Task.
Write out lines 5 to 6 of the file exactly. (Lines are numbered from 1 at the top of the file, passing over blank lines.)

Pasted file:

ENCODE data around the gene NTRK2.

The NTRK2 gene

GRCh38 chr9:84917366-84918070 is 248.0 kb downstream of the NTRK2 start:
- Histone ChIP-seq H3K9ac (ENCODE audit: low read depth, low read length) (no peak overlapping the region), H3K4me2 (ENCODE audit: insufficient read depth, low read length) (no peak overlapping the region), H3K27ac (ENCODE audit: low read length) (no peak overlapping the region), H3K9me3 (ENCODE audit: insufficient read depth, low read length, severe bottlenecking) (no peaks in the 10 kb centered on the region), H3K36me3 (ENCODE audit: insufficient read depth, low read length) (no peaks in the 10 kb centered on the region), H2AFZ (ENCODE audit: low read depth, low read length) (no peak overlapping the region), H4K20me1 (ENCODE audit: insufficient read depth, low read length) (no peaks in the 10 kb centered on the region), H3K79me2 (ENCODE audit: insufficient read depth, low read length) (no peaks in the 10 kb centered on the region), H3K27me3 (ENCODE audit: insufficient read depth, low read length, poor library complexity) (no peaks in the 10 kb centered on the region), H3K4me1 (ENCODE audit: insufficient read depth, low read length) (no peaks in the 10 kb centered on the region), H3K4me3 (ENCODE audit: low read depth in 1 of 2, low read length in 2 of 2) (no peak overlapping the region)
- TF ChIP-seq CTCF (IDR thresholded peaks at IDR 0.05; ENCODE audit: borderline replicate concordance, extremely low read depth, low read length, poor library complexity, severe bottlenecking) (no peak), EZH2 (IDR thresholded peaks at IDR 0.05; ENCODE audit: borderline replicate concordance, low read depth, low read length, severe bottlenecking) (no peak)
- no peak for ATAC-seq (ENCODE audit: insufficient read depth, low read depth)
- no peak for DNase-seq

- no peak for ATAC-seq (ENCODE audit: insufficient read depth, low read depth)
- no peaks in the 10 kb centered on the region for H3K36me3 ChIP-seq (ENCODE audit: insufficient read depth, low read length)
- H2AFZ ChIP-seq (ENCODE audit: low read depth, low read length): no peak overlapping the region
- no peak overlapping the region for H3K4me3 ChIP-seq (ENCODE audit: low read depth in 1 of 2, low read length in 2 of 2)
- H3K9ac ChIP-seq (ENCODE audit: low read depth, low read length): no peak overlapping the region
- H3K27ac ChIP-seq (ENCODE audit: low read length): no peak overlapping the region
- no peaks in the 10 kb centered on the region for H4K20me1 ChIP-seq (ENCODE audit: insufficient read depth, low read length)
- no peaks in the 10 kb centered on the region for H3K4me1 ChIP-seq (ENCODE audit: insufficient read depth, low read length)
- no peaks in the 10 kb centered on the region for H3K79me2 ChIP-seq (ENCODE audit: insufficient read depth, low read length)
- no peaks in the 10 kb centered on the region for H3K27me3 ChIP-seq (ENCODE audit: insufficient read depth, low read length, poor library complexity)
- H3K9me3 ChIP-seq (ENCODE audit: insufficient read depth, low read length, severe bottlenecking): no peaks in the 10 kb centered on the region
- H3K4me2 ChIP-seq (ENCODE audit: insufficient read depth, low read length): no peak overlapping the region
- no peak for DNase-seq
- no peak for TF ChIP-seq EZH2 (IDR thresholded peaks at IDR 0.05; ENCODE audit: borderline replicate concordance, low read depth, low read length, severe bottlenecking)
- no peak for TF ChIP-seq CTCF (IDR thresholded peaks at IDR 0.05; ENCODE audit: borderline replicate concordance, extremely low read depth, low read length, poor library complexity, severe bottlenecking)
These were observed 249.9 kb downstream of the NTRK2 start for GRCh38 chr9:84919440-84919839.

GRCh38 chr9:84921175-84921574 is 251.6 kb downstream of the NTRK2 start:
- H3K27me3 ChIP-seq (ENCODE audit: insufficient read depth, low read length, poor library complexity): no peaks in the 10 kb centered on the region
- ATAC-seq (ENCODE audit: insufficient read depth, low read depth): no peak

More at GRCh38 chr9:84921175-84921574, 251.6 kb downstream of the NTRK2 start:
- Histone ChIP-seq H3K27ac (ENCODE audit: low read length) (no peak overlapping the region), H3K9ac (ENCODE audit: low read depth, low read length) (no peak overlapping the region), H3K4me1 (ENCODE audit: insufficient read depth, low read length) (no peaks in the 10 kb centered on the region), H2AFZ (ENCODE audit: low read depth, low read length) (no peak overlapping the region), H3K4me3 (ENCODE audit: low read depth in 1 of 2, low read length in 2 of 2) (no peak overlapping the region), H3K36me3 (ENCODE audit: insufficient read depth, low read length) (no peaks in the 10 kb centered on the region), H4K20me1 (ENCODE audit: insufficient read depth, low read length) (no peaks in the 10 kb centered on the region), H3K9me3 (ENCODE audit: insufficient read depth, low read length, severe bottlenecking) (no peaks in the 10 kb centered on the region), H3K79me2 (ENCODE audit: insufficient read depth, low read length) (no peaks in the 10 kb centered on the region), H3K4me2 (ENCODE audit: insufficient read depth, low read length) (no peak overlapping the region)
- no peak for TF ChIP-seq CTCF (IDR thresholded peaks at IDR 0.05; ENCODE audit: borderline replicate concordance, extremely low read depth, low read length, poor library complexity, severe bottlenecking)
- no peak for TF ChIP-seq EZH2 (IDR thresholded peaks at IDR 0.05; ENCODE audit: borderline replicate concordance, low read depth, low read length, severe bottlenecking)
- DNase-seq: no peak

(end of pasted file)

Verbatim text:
- TF ChIP-seq CTCF (IDR thresholded peaks at IDR 0.05; ENCODE audit: borderline replicate concordance, extremely low read depth, low read length, poor library complexity, severe bottlenecking) (no peak), EZH2 (IDR thresholded peaks at IDR 0.05; ENCODE audit: borderline replicate concordance, low read depth, low read length, severe bottlenecking) (no peak)
- no peak for ATAC-seq (ENCODE audit: insufficient read depth, low read depth)